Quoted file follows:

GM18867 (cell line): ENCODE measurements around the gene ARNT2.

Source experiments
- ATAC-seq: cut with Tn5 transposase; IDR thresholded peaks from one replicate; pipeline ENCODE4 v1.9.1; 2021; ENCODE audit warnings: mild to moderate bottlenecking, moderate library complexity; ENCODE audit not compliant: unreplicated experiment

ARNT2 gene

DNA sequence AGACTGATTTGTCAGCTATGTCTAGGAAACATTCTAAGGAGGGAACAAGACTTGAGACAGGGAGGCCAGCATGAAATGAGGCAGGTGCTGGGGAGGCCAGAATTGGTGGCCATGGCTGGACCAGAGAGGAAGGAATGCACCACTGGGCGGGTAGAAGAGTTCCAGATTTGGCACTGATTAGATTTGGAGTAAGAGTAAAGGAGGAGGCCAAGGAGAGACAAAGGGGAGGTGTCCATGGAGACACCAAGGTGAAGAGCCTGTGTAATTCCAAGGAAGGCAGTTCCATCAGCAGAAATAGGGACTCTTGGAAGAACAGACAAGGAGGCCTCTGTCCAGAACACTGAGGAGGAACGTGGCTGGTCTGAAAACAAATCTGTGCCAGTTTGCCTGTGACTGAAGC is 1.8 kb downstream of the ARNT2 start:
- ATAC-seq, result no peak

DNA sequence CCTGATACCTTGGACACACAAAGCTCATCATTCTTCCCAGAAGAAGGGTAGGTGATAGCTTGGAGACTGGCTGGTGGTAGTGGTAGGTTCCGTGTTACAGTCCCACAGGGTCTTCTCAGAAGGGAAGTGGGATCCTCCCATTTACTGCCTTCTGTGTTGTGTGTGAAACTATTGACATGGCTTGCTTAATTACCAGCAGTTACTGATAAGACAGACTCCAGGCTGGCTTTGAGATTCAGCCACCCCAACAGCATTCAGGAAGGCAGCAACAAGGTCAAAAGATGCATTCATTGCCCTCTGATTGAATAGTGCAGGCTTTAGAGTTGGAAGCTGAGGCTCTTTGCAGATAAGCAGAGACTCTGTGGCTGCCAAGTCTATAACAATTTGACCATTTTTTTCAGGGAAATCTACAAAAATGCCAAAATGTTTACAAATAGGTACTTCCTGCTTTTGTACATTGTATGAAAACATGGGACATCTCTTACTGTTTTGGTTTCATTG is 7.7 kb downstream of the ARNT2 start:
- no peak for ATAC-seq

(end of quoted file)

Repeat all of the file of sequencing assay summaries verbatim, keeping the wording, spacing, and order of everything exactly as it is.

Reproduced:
GM18867 (cell line): ENCODE measurements around the gene ARNT2.

Source experiments
- ATAC-seq: cut with Tn5 transposase; IDR thresholded peaks from one replicate; pipeline ENCODE4 v1.9.1; 2021; ENCODE audit warnings: mild to moderate bottlenecking, moderate library complexity; ENCODE audit not compliant: unreplicated experiment

ARNT2 gene

DNA sequence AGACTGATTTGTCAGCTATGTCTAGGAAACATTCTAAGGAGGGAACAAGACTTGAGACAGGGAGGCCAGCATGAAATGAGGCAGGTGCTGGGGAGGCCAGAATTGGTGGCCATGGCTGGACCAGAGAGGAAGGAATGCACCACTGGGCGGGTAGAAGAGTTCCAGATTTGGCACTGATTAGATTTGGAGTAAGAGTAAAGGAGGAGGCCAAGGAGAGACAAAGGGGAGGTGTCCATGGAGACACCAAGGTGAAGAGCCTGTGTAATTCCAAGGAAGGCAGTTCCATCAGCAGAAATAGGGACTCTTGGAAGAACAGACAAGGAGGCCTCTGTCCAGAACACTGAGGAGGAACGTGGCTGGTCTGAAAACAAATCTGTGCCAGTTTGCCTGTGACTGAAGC is 1.8 kb downstream of the ARNT2 start:
- ATAC-seq, result no peak

DNA sequence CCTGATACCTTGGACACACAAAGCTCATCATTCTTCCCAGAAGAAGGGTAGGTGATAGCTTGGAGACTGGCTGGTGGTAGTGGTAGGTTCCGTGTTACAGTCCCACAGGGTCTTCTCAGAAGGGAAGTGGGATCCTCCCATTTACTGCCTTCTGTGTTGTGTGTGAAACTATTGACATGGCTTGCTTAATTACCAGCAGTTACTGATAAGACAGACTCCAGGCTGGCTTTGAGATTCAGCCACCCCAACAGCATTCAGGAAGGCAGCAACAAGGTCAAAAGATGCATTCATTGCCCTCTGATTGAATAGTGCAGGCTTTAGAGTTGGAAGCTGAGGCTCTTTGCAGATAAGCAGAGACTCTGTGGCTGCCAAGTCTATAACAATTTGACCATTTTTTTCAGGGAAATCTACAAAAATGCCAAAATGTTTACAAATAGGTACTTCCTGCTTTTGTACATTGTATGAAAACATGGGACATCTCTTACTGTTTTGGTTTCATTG is 7.7 kb downstream of the ARNT2 start:
- no peak for ATAC-seq